Beck Depression Inventory
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The Beck Depression Inventory (BDI) is a test frequently used to determine the severity of the depression from which a person suffers. The test is relatively short and is in a multiple-choice format. It is a self-report measure, as the individual patient fills it out at their own discretion. Each of the 21 questions has four options that count as zero to three points toward the final tally; the answer indicating no depression in a given measure gives zero points, while the most severe indicator gives three. Each of the questions has equal bearing on the final score.
The questions of the BDI focus on three areas: negative cognitions related to the world, the future, and to the self. Aaron T. Beck, the test’s creator, conceived of depression as a condition caused by these negative cognitions and not, as many others believed, a condition that causes them. A later revision of the Inventory, the BDI-II, added a physical component to the test, which had previously focused only on questions about a patient’s feelings and mood. Physically-related measures include questions about levels of energy and appetite, as physical problems had been found to be characteristics of depression as well.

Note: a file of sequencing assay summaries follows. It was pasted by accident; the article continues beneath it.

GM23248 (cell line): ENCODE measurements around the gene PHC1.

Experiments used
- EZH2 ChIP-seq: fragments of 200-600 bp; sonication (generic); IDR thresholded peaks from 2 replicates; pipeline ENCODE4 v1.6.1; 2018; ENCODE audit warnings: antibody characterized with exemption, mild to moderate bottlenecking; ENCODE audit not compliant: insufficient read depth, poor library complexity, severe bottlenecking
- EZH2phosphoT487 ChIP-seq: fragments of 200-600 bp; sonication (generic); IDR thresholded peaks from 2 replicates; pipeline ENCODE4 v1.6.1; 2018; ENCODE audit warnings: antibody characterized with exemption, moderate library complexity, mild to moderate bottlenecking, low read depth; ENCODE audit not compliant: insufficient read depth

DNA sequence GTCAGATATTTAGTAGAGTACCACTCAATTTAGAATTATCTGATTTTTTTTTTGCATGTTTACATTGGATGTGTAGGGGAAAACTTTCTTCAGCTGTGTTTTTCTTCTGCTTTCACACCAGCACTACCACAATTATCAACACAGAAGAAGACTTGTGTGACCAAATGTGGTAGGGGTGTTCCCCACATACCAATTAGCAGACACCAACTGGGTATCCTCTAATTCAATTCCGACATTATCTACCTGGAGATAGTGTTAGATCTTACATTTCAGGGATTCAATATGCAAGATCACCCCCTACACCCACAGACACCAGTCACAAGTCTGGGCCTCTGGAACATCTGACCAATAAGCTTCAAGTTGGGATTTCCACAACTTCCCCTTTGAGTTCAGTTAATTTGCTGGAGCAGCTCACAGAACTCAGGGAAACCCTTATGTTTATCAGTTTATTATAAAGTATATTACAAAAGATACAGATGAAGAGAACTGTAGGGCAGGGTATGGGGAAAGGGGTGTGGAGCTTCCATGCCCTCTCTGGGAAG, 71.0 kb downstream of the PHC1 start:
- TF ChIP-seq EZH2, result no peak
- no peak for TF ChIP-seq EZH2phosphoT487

Beck’s treatment model for depression became widely accepted, leading to the BDI gaining prominence as a measuring technique even for psychologists not using Beck’s Cognitive Therapy framework. Researchers outside of therapeutic practice have also found it useful to employ the Beck Depression Inventory in psychology studies.